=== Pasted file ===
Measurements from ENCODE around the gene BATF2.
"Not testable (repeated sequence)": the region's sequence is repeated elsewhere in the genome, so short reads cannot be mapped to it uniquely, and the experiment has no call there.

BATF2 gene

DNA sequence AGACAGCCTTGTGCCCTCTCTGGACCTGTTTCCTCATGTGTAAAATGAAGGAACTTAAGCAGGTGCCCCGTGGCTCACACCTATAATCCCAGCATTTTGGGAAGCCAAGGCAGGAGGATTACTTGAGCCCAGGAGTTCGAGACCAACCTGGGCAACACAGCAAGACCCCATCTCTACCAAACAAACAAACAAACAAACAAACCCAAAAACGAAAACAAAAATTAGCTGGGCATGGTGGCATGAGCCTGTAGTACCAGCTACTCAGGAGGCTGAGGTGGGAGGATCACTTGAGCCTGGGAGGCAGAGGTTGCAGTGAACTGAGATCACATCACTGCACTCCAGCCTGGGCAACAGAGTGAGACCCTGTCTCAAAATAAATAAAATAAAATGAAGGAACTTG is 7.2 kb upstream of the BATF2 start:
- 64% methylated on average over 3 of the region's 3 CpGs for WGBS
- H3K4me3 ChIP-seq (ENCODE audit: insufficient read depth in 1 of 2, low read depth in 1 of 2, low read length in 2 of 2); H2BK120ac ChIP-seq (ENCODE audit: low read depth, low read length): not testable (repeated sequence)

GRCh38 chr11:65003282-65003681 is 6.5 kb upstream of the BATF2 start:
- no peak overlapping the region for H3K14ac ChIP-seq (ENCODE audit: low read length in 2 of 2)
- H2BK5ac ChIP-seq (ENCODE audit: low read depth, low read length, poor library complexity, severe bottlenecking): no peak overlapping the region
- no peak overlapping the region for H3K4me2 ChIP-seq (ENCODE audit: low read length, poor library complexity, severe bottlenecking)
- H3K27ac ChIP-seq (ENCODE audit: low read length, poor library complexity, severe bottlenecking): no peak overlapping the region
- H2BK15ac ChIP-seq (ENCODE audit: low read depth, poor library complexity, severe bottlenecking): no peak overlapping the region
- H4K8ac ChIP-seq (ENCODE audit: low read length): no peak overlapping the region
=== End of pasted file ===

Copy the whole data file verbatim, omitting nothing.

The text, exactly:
Measurements from ENCODE around the gene BATF2.
"Not testable (repeated sequence)": the region's sequence is repeated elsewhere in the genome, so short reads cannot be mapped to it uniquely, and the experiment has no call there.

BATF2 gene

DNA sequence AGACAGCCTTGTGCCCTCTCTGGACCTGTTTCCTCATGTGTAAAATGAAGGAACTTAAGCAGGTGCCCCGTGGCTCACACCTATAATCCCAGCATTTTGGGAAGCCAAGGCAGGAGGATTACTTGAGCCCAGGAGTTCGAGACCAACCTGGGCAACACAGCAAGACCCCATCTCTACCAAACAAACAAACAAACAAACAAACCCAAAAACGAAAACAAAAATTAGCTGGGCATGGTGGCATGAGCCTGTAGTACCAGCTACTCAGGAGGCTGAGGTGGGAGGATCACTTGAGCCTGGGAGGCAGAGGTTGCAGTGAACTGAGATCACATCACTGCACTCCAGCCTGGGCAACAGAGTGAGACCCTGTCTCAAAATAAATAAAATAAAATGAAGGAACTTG is 7.2 kb upstream of the BATF2 start:
- 64% methylated on average over 3 of the region's 3 CpGs for WGBS
- H3K4me3 ChIP-seq (ENCODE audit: insufficient read depth in 1 of 2, low read depth in 1 of 2, low read length in 2 of 2); H2BK120ac ChIP-seq (ENCODE audit: low read depth, low read length): not testable (repeated sequence)

GRCh38 chr11:65003282-65003681 is 6.5 kb upstream of the BATF2 start:
- no peak overlapping the region for H3K14ac ChIP-seq (ENCODE audit: low read length in 2 of 2)
- H2BK5ac ChIP-seq (ENCODE audit: low read depth, low read length, poor library complexity, severe bottlenecking): no peak overlapping the region
- no peak overlapping the region for H3K4me2 ChIP-seq (ENCODE audit: low read length, poor library complexity, severe bottlenecking)
- H3K27ac ChIP-seq (ENCODE audit: low read length, poor library complexity, severe bottlenecking): no peak overlapping the region
- H2BK15ac ChIP-seq (ENCODE audit: low read depth, poor library complexity, severe bottlenecking): no peak overlapping the region
- H4K8ac ChIP-seq (ENCODE audit: low read length): no peak overlapping the region